"Acting Captain Henri Brown here. Major Crime. How can I help you?"
"Who is this?" The woman on the other end of the line sounded confused.
"Henri Brown, acting captain," he said again, straightening in the chair as though the caller were actually in the room with him. "Simon Banks is...uh...away for a couple of days and I'm acting captain in his place."
"Oh. I see. I'm Janet Teifenbrun with the commissioner's office, and Captain Banks called me this morning and said the budget calculations would be on my desk tomorrow morning. I was just calling to give him a few last-minute changes to a couple of the numbers."
"Uh... budget calculations?"
"Yes. Didn't he tell you?"
"Uh, no. His leave of absence was kind of...sudden."
"Well, do you know where the file is?"
"File?" Henri saw the stack of folders on the corner of the desk and lunged for them. "Uh...Wait a minute." He hastily shuffled through them. "Do you know what the file's called?"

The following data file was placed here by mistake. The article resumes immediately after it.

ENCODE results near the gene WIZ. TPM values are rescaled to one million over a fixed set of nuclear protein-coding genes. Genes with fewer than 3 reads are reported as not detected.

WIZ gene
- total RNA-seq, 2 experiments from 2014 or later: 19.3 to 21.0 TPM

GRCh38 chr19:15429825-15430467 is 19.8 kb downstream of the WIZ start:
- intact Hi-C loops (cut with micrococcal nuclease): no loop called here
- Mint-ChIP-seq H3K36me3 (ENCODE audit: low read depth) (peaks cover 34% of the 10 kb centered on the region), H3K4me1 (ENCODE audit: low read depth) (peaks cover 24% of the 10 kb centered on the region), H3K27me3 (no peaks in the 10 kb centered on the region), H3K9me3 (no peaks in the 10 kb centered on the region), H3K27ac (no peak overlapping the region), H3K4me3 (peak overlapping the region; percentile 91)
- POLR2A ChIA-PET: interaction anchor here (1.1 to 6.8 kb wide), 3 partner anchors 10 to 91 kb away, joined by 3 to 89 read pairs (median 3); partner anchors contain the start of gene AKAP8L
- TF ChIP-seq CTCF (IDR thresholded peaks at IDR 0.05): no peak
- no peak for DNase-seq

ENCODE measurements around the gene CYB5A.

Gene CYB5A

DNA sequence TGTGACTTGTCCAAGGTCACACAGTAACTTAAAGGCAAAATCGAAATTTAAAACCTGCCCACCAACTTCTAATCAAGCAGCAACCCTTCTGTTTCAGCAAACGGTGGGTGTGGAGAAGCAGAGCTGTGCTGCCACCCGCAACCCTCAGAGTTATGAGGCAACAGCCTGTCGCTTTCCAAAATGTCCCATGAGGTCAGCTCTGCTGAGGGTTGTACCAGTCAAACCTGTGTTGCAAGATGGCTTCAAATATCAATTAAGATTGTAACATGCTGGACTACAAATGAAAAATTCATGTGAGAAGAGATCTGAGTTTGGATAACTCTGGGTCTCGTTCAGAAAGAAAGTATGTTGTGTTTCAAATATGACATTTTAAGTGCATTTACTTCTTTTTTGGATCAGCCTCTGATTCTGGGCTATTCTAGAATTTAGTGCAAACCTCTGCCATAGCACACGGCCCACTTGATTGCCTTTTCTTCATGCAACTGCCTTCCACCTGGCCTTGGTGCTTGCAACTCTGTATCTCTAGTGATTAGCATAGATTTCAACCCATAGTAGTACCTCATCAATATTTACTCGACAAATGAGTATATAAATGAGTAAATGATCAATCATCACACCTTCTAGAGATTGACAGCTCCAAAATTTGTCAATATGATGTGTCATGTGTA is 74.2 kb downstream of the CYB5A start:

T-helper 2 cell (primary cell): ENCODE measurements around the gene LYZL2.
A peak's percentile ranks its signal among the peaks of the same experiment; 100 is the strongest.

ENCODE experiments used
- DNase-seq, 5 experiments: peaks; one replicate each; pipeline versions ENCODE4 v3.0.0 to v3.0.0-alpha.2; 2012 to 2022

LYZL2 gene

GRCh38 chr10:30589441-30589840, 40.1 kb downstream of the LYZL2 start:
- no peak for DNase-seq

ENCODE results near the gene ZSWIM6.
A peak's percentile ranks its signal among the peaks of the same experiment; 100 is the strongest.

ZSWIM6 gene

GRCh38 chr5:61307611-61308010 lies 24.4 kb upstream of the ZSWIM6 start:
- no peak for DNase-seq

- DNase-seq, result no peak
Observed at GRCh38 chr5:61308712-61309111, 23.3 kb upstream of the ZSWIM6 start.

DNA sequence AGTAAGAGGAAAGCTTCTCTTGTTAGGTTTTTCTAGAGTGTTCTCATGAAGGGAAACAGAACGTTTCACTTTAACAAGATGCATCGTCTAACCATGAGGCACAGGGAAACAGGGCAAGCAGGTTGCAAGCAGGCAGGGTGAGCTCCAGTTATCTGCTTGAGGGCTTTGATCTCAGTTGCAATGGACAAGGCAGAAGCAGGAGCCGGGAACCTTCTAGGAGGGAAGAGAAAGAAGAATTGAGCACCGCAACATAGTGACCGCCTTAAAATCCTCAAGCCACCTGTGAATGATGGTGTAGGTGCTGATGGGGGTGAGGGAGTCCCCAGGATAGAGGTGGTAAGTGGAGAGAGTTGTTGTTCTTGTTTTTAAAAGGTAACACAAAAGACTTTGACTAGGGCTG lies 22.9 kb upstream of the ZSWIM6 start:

"It's the Bi-Annual Budget Report."
"Oh, right. Yeah. Can I put you on hold for a moment?"
She sighed. "Sure, why not?"
"Thanks. Won't be long." He hit the HOLD button and returned the receiver to the cradle, then shot out of his chair and ran to the door, flinging it open.
"Rhonda! Where's.... Oh!" He saw her talking to Joel, a batch of files clutched in her arms.
She turned to him, a pleasant, professional smile on her face. "Yes, sir?"
"Uh, do you know where the Biannual Budget Report is?"
Her smile grew. "Yes, I have it right here." She walked up to him and plucked one of the files from the stack in her arms, then handed it to him. "Have fun with it."